Cristiano Dalbem


Designing and developing an open platform to democratize access to bike maps of Brazilian cities in collaboration with two of the most urban mobility organizations in the country. We combined the power of the open and collaborative OpenStreetMap, simplifying and making it more beautiful and easy to use.
10 min read
· Last updated on May 2023


A platform to democratize the access to bike maps of brazilian cities with open data.

My roles

Design・Front-end・Product Management


Bernardo Serra (Product Owner, ITDP), Felipe Alves (Technical Advisor, UCB).


June 2019 – June 2022
See it live


Today in Brazil, we face the immense challenge of not having data on the cycling infrastructure available in our cities, which makes it very hard to paint a clear picture of our reality and measure the opportunities and impacts to society of improving urban mobility.

I’ve teamed up with UCB (Brazil Cyclists Union) and ITDP (Transport and Development Policy Institute), two important brazilian civil society organizations on cycling and urban mobility, to design and develop the first platform of cycling maps encompassing all Brazilian cities.

We’ve leveraged the data and collaborativeness of OpenStreetMap (OSM), a huge global initiative similar to a Wikipedia of maps. I’ve created an open-source web application, free and accessible from any computer or smartphone, aimed at the average citizen who doesn’t know her city’s bike paths and researchers, who now have easy access to data to analyze further.

Understanding the problem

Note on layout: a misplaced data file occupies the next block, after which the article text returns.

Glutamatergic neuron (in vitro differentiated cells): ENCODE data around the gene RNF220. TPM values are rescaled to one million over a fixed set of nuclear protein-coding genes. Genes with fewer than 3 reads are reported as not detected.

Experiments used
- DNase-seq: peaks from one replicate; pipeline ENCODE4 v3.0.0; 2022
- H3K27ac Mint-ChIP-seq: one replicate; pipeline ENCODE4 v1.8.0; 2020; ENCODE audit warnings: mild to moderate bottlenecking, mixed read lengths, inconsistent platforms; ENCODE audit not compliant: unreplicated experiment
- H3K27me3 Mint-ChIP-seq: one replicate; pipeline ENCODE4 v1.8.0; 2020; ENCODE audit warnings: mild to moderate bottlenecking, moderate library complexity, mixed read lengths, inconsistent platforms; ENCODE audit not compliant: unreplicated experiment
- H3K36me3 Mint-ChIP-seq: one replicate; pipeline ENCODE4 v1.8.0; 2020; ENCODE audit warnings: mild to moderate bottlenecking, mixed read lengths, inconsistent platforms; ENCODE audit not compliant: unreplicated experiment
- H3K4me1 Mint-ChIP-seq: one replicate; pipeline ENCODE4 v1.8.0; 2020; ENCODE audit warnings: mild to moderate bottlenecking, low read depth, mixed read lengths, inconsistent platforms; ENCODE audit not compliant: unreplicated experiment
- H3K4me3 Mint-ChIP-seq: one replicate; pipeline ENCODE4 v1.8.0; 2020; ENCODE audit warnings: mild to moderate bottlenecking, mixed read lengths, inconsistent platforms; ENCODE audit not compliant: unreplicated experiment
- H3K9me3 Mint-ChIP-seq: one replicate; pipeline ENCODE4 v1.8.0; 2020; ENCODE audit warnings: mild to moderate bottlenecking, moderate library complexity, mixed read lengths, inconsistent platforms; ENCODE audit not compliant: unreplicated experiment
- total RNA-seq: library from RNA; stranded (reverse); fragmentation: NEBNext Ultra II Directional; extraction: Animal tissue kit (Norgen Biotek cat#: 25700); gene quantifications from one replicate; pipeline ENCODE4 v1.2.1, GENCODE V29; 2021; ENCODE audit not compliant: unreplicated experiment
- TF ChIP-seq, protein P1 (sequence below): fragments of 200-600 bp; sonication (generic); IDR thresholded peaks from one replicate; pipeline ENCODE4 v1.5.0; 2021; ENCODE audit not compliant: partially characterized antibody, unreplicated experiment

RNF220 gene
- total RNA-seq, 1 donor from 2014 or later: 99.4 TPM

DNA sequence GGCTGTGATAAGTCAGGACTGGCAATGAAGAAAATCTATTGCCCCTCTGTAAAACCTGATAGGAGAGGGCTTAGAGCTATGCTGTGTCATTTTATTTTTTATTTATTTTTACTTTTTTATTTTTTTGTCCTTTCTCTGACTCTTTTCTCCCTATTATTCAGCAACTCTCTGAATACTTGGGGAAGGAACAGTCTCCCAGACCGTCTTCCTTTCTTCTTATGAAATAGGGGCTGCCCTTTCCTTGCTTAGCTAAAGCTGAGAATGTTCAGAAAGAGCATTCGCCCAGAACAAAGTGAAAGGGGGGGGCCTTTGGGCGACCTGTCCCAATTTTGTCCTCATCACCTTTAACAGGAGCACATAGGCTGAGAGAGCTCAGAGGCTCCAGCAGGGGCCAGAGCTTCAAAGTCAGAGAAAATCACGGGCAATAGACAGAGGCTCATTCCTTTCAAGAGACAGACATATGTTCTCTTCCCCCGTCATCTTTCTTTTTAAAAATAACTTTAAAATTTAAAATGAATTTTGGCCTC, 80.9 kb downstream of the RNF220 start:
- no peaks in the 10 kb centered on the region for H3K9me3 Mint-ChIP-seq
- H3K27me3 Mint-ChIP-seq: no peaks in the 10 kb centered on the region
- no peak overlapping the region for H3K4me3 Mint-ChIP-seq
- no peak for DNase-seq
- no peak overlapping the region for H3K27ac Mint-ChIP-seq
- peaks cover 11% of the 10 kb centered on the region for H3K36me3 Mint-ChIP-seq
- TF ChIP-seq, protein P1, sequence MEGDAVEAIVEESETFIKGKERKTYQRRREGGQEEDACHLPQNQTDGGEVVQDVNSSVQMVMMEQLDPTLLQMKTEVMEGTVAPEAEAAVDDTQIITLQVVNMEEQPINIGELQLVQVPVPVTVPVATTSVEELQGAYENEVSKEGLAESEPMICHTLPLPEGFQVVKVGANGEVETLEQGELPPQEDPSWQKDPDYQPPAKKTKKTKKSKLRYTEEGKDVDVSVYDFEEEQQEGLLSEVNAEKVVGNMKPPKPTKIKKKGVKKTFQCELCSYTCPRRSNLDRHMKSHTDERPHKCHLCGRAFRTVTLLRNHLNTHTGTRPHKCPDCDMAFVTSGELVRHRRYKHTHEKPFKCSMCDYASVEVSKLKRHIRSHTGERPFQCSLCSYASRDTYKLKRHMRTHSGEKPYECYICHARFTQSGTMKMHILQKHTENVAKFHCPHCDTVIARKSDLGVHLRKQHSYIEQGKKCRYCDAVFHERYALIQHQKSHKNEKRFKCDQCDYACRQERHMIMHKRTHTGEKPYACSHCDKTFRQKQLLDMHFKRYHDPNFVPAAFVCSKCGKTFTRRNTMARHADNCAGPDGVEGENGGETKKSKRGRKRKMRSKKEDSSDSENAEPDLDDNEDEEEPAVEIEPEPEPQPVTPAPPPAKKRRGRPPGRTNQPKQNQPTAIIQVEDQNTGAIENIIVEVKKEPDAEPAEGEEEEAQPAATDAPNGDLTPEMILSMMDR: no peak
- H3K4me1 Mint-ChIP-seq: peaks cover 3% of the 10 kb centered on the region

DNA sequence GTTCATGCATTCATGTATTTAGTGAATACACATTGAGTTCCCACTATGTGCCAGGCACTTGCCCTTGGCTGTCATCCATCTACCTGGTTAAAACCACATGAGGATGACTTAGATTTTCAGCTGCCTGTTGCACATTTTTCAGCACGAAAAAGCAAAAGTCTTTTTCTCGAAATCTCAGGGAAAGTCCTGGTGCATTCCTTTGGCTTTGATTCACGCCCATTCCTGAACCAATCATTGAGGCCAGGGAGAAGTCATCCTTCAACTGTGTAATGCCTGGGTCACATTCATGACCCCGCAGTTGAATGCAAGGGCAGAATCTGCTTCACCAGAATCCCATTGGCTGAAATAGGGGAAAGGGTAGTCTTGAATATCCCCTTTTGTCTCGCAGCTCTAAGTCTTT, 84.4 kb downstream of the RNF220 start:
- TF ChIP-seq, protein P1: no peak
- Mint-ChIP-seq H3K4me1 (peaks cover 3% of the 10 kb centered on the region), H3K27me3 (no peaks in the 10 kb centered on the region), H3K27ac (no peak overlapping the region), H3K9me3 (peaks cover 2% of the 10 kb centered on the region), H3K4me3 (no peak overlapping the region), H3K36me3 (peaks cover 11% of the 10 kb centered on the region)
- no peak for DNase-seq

As the main stakeholders of the project, my first activity was conducting a workshop using the Lean Canvas framework to ensure alignment on what we were going to build.

The Lean Canvas was an useful tool to get alignment on the team of the main aspects of the product.

We decided the main problems we wanted to solve were:

  • The lack of centralized, standardized, and updated bike maps of Brazilian cities.
  • OpenStreetMap contributors found it discouraging that there weren’t good applications that reuse its data.
  • Contributing to OSM demands some technical knowledge, and there isn’t good documentation written in Portuguese.

We also found out some of our “unfair” advantages: UCB and ITDP are two of the most prominent organizations of this kind that could invest in this project and would be able to mobilize the community. Also, everyone on the team already had experience with similar projects involving web apps, interactive maps, and OSM data.


Our first step was diving into OSM documentation and learning about cycling infrastructures. Fortunately, we had on the team a specialist on OSM who helped us abstract the super granular and technical tags into something more accessible.

Documenting how we'd model the data and the information would be shown to the users, including labels, textual descriptions, and visual representations of data. Spreadsheets are a potent prototyping tool that designers often overlook!

I did a deep dive into everything available on the market, from other map-based web apps to some PDF cycling maps from cities worldwide.

Benchmark research looking for similar digital tools and official bike maps from cities around the world.